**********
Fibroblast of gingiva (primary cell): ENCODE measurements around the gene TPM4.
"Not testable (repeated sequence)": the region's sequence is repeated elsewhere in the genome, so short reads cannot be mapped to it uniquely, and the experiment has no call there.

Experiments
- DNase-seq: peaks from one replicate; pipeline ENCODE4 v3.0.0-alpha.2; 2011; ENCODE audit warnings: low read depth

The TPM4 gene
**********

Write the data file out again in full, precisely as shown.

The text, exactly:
Fibroblast of gingiva (primary cell): ENCODE measurements around the gene TPM4.
"Not testable (repeated sequence)": the region's sequence is repeated elsewhere in the genome, so short reads cannot be mapped to it uniquely, and the experiment has no call there.

Experiments
- DNase-seq: peaks from one replicate; pipeline ENCODE4 v3.0.0-alpha.2; 2011; ENCODE audit warnings: low read depth

The TPM4 gene